Hodge v. United States of America

Filing 6

MEMORANDUM AND ORDER. (see order for details) IT IS HEREBY ORDERED that petitioner's application for a writ of audita querela and/or for writ of error coram nobis [ECF No. 1 ]is DENIED. IT IS FURTHER ORDERED that respondent's motion to dismiss [ECF No. 2 ] is GRANTED. A separate Judgment shall accompany this Memorandum and Order. Signed by District Judge E. Richard Webber on 03/21/2013. (CBL)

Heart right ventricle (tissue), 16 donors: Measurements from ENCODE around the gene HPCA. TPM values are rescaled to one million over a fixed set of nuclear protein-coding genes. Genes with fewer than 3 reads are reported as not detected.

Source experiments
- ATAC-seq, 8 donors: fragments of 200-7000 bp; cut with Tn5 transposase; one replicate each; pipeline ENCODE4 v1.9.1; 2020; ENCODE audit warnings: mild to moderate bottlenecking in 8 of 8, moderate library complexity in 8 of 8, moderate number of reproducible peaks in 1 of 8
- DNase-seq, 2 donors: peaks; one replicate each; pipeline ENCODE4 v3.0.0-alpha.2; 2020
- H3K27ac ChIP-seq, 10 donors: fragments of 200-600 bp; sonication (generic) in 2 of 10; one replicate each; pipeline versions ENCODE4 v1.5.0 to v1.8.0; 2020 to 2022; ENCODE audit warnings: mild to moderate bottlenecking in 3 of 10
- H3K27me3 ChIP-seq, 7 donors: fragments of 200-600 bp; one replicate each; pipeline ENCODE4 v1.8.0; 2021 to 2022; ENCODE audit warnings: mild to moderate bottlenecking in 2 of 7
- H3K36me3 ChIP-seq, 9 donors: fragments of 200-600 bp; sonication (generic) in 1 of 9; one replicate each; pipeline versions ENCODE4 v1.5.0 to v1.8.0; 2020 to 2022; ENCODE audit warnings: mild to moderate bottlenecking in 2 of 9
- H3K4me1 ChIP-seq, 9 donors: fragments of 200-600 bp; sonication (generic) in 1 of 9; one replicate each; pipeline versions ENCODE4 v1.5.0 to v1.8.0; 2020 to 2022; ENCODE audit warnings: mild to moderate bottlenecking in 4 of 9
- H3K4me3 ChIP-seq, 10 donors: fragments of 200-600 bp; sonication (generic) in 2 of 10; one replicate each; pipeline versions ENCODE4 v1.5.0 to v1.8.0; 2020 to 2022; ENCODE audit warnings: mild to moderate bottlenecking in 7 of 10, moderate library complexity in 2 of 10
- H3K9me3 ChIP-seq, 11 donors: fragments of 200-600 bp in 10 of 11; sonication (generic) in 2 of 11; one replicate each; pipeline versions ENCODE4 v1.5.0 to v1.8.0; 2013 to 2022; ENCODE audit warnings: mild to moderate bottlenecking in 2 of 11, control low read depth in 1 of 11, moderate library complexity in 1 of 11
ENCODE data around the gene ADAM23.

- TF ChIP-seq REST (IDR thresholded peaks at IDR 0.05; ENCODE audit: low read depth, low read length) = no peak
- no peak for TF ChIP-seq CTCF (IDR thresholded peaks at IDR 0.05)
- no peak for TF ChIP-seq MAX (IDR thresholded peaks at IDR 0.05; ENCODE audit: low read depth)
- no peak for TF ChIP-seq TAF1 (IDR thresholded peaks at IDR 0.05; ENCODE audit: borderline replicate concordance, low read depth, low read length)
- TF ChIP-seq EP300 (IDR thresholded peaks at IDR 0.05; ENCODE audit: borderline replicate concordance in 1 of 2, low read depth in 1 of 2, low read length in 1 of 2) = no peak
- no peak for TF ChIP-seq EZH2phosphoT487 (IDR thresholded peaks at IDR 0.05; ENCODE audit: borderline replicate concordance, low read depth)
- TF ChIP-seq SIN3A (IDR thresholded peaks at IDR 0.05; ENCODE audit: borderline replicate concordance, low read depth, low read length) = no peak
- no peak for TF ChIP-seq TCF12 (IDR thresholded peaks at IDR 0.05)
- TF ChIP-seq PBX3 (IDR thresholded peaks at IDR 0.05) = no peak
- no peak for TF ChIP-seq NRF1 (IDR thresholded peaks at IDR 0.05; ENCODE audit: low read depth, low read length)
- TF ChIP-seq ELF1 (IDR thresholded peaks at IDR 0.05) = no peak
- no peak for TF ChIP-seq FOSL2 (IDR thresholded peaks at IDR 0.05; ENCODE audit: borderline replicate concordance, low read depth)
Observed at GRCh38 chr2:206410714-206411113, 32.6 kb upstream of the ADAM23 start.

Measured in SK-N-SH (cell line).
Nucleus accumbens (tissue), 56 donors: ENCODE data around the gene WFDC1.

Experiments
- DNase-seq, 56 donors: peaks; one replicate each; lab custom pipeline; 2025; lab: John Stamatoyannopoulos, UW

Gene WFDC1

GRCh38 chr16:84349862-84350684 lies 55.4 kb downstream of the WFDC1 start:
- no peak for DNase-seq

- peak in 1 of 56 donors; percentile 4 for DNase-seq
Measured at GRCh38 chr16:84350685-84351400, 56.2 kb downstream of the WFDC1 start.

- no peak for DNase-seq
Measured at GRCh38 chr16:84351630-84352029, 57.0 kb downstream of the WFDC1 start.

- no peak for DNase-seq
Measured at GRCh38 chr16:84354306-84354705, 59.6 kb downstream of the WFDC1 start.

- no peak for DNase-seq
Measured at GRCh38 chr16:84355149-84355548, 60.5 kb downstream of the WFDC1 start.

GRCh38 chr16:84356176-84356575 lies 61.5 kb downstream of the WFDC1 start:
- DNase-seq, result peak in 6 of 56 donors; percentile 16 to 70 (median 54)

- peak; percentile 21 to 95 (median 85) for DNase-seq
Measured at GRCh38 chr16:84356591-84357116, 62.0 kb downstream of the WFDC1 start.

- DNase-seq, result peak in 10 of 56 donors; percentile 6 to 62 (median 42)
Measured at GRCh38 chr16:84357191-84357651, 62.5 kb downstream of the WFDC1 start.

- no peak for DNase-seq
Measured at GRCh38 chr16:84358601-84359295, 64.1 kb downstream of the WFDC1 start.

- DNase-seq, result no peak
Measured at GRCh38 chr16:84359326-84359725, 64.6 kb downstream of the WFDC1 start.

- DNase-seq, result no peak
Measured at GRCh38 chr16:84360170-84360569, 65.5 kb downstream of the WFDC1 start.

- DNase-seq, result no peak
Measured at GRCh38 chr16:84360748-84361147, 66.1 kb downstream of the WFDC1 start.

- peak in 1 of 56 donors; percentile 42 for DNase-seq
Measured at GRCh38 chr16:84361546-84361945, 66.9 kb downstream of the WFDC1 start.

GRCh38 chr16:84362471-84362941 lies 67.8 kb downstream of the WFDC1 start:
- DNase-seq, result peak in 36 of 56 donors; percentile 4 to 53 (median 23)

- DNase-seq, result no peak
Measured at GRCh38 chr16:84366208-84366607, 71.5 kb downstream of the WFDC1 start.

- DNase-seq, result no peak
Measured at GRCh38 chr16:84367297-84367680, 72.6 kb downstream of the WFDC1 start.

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UNITED STATES DISTRICT COURT EASTERN DISTRICT OF MISSOURI EASTERN DIVISION BRADLEY HODGE, Petitioner, v. UNITED STATES OF AMERICA, Respondent. ) ) ) ) ) ) ) ) ) No. 4:12CV02191 ERW MEMORANDUM AND ORDER This matter is before the Court upon the application of Bradley Hodge, a federal prisoner currently confined at the Memphis Federal Correctional Institution, for a writ of audita querela [ECF No.1].1 Factual and Procedural Background On October 9, 2008, the United States charged petitioner with three criminal counts: (1) conspiracy to possess pseudoephedrine, a List 1 chemical, knowing and having reason to believe it would be used to manufacture methamphetamine, in violation of 21 U.S.C. § 841(c)(2); (2) possession of pseudoephedrine, a List 1 chemical, knowing and having reason to believe it would be used to manufacture 1 For statistical purposes and for docketing, the Clerk of Court opened this case as a petition for writ of coram nobis. methamphetamine, in violation of 21 U.S.C. § 841(c)(2); and (3) and conspiracy to manufacture and distribute more than fifty grams of methamphetamine, a Schedule II controlled substance, in violation of 21 U.S.C. 841(a)(1). Petitioner was appointed counsel upon his indictment and he was represented by counsel at all times thereafter. After a three-day jury trial, petitioner was found guilty on each count. Petitioner was sentenced to three terms of 240 months’ imprisonment, with each term to run concurrently. Petitioner appealed to the United States Court of Appeals for the Eighth Circuit. See United States v. Hodge, 594 F.3d 614 (8th Cir. 2010). Petitioner argued that the District Court erred in denying his motion for judgment of acquittal and in determining his sentence. Id. at 616. Petitioner raised additional issues in a pro se supplemental brief and motion. Id. at 620 n.2. The Eighth Circuit rejected these arguments and affirmed in full petitioner’s conviction and sentence, specifically writing that “[t]here was overwhelming evidence at trial of a conspiracy to manufacture methamphetamine.” Id. at 618. On February 17, 2011, petitioner filed a motion to vacate, set aside or correct his sentence pursuant to 28 U.S.C. § 2255. As grounds for relief, petitioner alleged that his trial counsel was ineffective, that his appellate counsel was ineffective, that the United States committed prosecutorial misconduct, and that he was denied a fair trial. On November 15, 2011, after a lengthy discussion of the issues raised, the Court -2- denied petitioner’s motion to vacate and declined to issue him a certificate of appealability. Petitioner failed to file a timely appeal of the denial of his motion to vacate with the Eighth Circuit Court of Appeals. Instead, on November 19, 2012, petitioner filed the instant petition for writ of audita querela and/or writ of error coram nobis. Additionally, on November 20, 2012, petitioner filed a motion for reconsideration of the denial of his motion to vacate, which the Court will review under separate cover. Petitioner’s Application for Writ of Audita Querela And/Or Writ of Coram Nobis Petitioner asserts that his sentences are invalid because he was denied a fair trial before this Court. He claims that (1) the Court “previously overlooked and/or failed to follow, address and entertain the mandatory procedures set forth in 21 U.S.C. § 851 during [petitioner’s] sentencing hearing held on March 5, 2009 creating a potential error or ‘GAP’ in the proceedings” and (2) “the [petitioner’s] prior convictions under 21 U.S.C. § 851. . . are further invalid for enhancement purposes” under CarachuriRosendo v. Holder, 130 S.Ct. 2577 (2010) and its progeny. Discussion The All Writs Act, 28 U.S.C. § 1651, provides that federal courts “may issue all writs necessary or appropriate in aid of their respective jurisdictions and agreeable to -3- the usages and principles of law.” Petitioner argues that the writ of audita querela is available in his case.2 Rule 60(b) of the Federal Rules of Civil Procedure abolishes the writ of audita querela with respect to civil actions, but it is at least arguable that the writ is available in criminal actions. See United States v. Johnson, 962 F.2d 579, 583 (7th Cir. 1992) (questioning availability of audita querela in criminal actions); United States v. Reyes, 945 F.2d 862, 866 (5th Cir. 1991) (same); United States v. Holder, 936 F.2d 1, 3 (1st Cir. 1991); United States v. Ayala, 894 F.2d 425, 426 (D.C. Cir. 1990); cf. United States v. Morgan, 346 U.S. 502, 511 (1954) (although writ of coram nobis was abolished in civil cases, writ survives in criminal actions). Assuming arguendo that the writ of audita querela is still available, the instant motion should still be denied because the writ is inappropriate in this case. Audita querela is an old common-law writ which permits a defendant to obtain “‘relief against a judgment or execution because of some defense or discharge arising subsequent to the rendition of judgment.’” United States v. Johnson, 965 F.2d at 582 (quoting 11 Charles A. Wright & Arthur R. Miller, Federal Practice and Procedure § 2 Petitioner has additionally argued for a writ of error coram nobis. A writ of error coram nobis is available only when the applicant is not in custody. U.S. v. Esogbue, 357 F.3d 532, 534 (5th Cir. 2004); U.S. v. Torres, 282 F.3d 1241, 1245 (10th Cir. 2002). As petitioner is currently incarcerated, he is not entitled to pursue a writ of error coram nobis. -4- 2687, at 325 (1975)). The question here is whether the issues in the current case are the type of “post-judgment events” for which the writ can be granted.3 Petitioner’s Arguments for Audita Querela A. Petitioner’s Contention There Was A GAP in the Proceedings Petitioner first claims that the Court “previously overlooked and/or failed to follow, address and entertain the mandatory procedures set forth in 21 U.S.C. § 851 during [petitioner’s] sentencing hearing held on March 5, 2009 creating a potential error or ‘GAP’ in the proceedings.” Although it is not entirely clear, it appears that petitioner is attempting to argue that the Court failed to follow certain statutory procedures, set forth in 21 U.S.C. § 851, during his sentencing hearing relative to the government’s filing of a Criminal Information seeking to use two of petitioner’s prior felony convictions as sentencing 3 Although the Court has declined to recharacterize the instant motion as one brought pursuant to 28 U.S.C. § 2255, it feels compelled to note that audita querela is not available to raise claims that could have been raised through a motion to vacate sentence under § 2255. See United States v. Torres, 282 F.3d 1241, 1245 (10th Cir.2002). Further, the remedy provided by § 2255 is not rendered inadequate merely because petitioner is subject to a procedural bar. In re Vial, 115 F.3d 1192, 1194 n. 5 (4th Cir.1997) (en banc). Styling the motion as another type of proceeding does not permit petitioner to evade the statutory requirements governing successive § 2255 motions. See United States v. Winestock, 340 F.3d 200, 203 (4th Cir.2003) (reasoning that prisoners cannot circumvent the limitations on successive motions by attaching other labels to their pleadings). -5- enhancements. Petitioner asserts, in a conclusory manner, that the Court failed to comply with “§§ 851(b),(c)(1)(c)(2),(d)(1) and (d)(2).” He asserts that the Court failed to follow a multi-step procedure articulated in the statute prior to enhancing his sentence, such that he was somehow prejudiced.4 On December 1, 2008, the United States filed a Criminal Information with this Court in petitioner’s criminal case. See U.S. v. Hodges, 4:08CR420 ERW, ECF No. 75. The Criminal Information stated, in pertinent part: 1. The above defendant is presently indicated in the above-entitled case with violations of Title 21, United States Code, Sections 846 and 841(a)(1). 2. The defendant was convicted on August 23, 2004, of the felony crime of Possession of a Controlled Substance: Methamphetamine, in Case No. CR304-0813-FX-J1, in the Circuit Court of Jefferson County, Missouri. The defendant was also convicted on June 14, 2004, of the felony crime of Possession of a Controlled Substance: Methamphetamine and Possession of a Chemical with the Intent to Create a Controlled Substance, in Case No. 03CR332663, in the Circuit Court of Franklin County, Missouri. 3. Because of said convictions and the quantities of methamphetamine charged in this Indictment, the penalty range applicable to defendant, if convicted, is a minimum of ten years and not more than life imprisonment, pursuant to Title 21, United States Code, Section 841(b)(1)(B). 4 The Court is unsure of the “prejudice” suffered by plaintiff. In actuality, petitioner received a sentence which was significantly lower than the sentencing guideline range. -6- After the filing of the Criminal Information, the matter was tried to jury verdict. On February 27, 2009, petitioner’s defense counsel, Eric Butts, filed a document entitled “Defendant’s Objections to Presentence Investigation Report and Request for Variance,” ECF No. 116, in which Mr. Butts specifically addressed the Criminal Information filed by the Government and made several objections therein, although none specifically to the two prior convictions listed in the Criminal Information. The Court held a sentencing hearing on the matter on March 5, 2009, wherein all issues relative to petitioner’s objections to the sentencing enhancement were addressed.5 Section 851 specifies the power of the Court to regulate the level of a sentence that may be imposed in a federal criminal case, over which the district court has subject matter jurisdiction pursuant to 18 U.S.C. § 3231, and the district court is not stripped of jurisdiction when the government fails to comply with the provision’s procedural requirements. Moreover, the requirements of § 851 can be waived by defendants, even though the statute appears to use mandatory language. See United States v. Mezzanatto, 513 U.S. 196, 201-03 (listing examples of numerous other statutory and constitutional guarantees that are waivable). 5 The Court notes, for the record, that petitioner never specifically denied the two prior convictions in either the sentencing hearing or in the objections to the presentencing report. -7- The Court has reviewed the statutory requirements of § 851, as well as the aforementioned record, and believes that it has fulfilled all of the obligations, not previously waived by petitioner, under § 851. Regardless, the Court does not believe that a writ of audita querela is the proper procedural posture to raise such an issue, as normally such objections are raised on direct appeal or in a petitioner’s post-conviction relief motion. Petitioner’s last-gasp effort of his “GAP argument” is simply unavailing in this petition for writ of audita querela. B. Petitioner’s Arguments Based on Carachuri-Rosendo and Haltiwanger Petitioner next argues that his prior convictions under 21 U.S.C. § 851 are invalid for enhancement purposes under Carachuri-Rosendo v. Holder, 130 S.Ct. 2577 (2010) and the Eighth Circuit case U.S. v. Haltiwanger, 637 F.3d 881 (8th Cir. 2011). In 2010, the Supreme Court held, in Carachuri-Rosendo, that the question of whether a prior conviction is an “aggravated felony” as used in the Immigration and Nationality Act (“INA”) must be resolved by looking at the offense for which the defendant was actually convicted, not the offense for which he could have been convicted in view of his conduct. In Haltiwanger, the Supreme Court vacated an Eighth Circuit Court of Appeals decision and remanded it back to the Circuit for further consideration in light of Carachuri–Rosendo. See Haltiwanger v. United States, 131 S.Ct. 81 (2010). On remand, the Eighth Circuit held that the defendant's state conviction did not qualify as -8- a prior felony drug offense in view of Carachuri–Rosendo. See Haltiwanger, 637 F.3d at 883. The court noted that under Kansas law, a defendant's criminal history is tied to the maximum term of imprisonment which may be imposed for a violation of the drug tax stamp law. As such, only recidivists with three or more felonies involving offenses against a person would be subject to a maximum term of imprisonment of more than one year, i.e., a felony term. Because defendant Haltiwanger was not classified as a recidivist, no sentence in excess of seven months of imprisonment, i.e., a misdemeanor term, should have been imposed. Therefore, because Haltiwanger was never actually sentenced to serve more than one year based on his criminal history, the Eighth Circuit determined it was not proper to consider his prior offense a felony, and ordered the case remanded to the district court for resentencing. Id. Petitioner appears to compare his circumstances to those in Haltiwanger, and he asserts he is entitled to similar relief.6 He claims his federal sentence was enhanced based on two prior convictions that would not qualify as “aggravated felonies” for sentencing purposes under Carachuri-Rosendo. Based on the holding of Carachuri- 6 Unlike the defendant in Haltiwanger, who timely appealed his career offender status, petitioner failed to mention in his either his direct appeal or in his motion for post-conviction relief his assertion that he had been improperly designated a career offender under U.S. S.G. § 4B 1.1. Interestingly, petitioner’s writ of certiorari was denied by the Supreme Court only seven days before the opinion was issued in Carachuri-Rosendo. Hodge v. United States, No. 09-10629 (June 7, 2010). -9- Rosendo, petitioner argues that this Court erred in its calculation of his sentencing guideline range. Because his actual time-served on his prior convictions was less than one year, petitioner argues that they cannot be used to satisfy his designation as a career offender pursuant to U.S. S.G. § 4B 1.1. Thus, petitioner requests a resentencing hearing to vacate his career criminal designation and to adjust his sentence accordingly. Unfortunately, the United States Supreme Court has not declared this new rule of constitutional law retroactive. See Rodgers v. United States, 229 F.3d 704, 706 (8th Cir.2000) (quoting In re Vial, 115 F.3d 1192, 1197 (4th Cir .1997)) (citation omitted) (“[A] new rule of constitutional law has been ‘made retroactive to cases on collateral review by the Supreme Court’ within the meaning of § 2255 only when the Supreme Court declares the collateral availability of the rule in question, either by explicitly so stating or by applying the rule in a collateral proceeding.”). Therefore, the reasoning of these cases does not, at this time, retroactively alter petitioner’s sentence. See, e.g., United States v. Powell, 691 F.3d 554 (4th Cir. 2012). As such, this Court has no basis under which to entertain petitioner’s arguments. -10- C. Can Petitioner’s Arguments Be Raised in An Application for Writ of Audita Querela? The true procedural question is whether petitioner’s arguments can be brought in an application for writ of audita querela. The Court’s research indicates that they cannot. Even assuming, for example, that petitioner’s assertions under the holding of Carachuri-Rosendo had some merit, the courts that have considered the question of whether a post-judgment change in the law is a grounds for audita querela relief have answered in the negative. See Ayala, 894 F.2d at 429 n. 8; United States v. Kimberlin, 675 F.2d 866, 869 (7th Cir. 1982); Ames v. Sears, Roebuck and Co., 536 A.2d 563, 566 (1988). This is true even in cases where the post-conviction change in law could not be raised in a collateral action, such as a motion to vacate brought pursuant to § 2255. Ayala, 894 F.2d at 429 n.8. As noted by the District of Columbia Circuit in Ayala: To be sure, not all post[-]judgment changes in law may be raised in a § 2255 proceeding. See Teague v. Lane, 489 U.S. 288, 109 S.Ct. 1060, 1075-77, 103 L.Ed.2d 334 (1989) (plurality). But we have little doubt that a defendant challenging his conviction collaterally may not style his motion as a petition for a writ of audita querela to evade the Supreme Court’s painstakingly formulated “retroactivity” rules. Id. This Court agrees. Furthermore, this reasoning extends to all the other types of writs that may be issued under the All Writs Act. Thus, petitioner’s claims cannot be properly brought before this Court under an application for writ of audita querela. -11- The petitioner seems to argue that the writ of audita querela may fill a gap left by § 2255, when a case does not apply retroactively on collateral review. However, this Court respectively disagrees. The retroactivity rules relied upon by this Court are one of § 2255’s valid gatekeeping requirements. And this Court will continue to follow the majority of Courts who find that a motion for a writ of audita querela is an inappropriate method to circumvent the laws of retroactivity and time limitations of 28 U.S.C. § 2255. See, e.g. United States v. Valdez-Pacheco, 237 F.3d 1077, 1080 (9th Cir.2001) (“A prisoner may not circumvent valid congressional limitations on collateral attacks by asserting that those very limitations create a gap in the post-conviction remedies that must be filled by the common law writs.”); see also Massey v. United States, 581 F.3d 172, 174 (3d Cir. 2009); Torres, 282 F.3d at 1246 (“Indeed, to allow a petitioner to avoid the bar against successive § 2255 petitions by simply styling a petition under a different name would severely erode the procedural restraints imposed under 28 U.S.C. §§ 2244(b)(3) and 2255.”). In light of the aforementioned, respondent’s motion to dismiss will be granted and petitioner’s application for a writ of audita querela will be denied. -12- Accordingly, IT IS HEREBY ORDERED that petitioner’s application for a writ of audita querela and/or for writ of error coram nobis [ECF No. 1]is DENIED. IT IS FURTHER ORDERED that respondent’s motion to dismiss [ECF No. 2] is GRANTED. A separate Judgment shall accompany this Memorandum and Order. So Ordered this 21st day of March, 2013. E. RICHARD WEBBER SENIOR UNITED STATES DISTRICT JUDGE -13-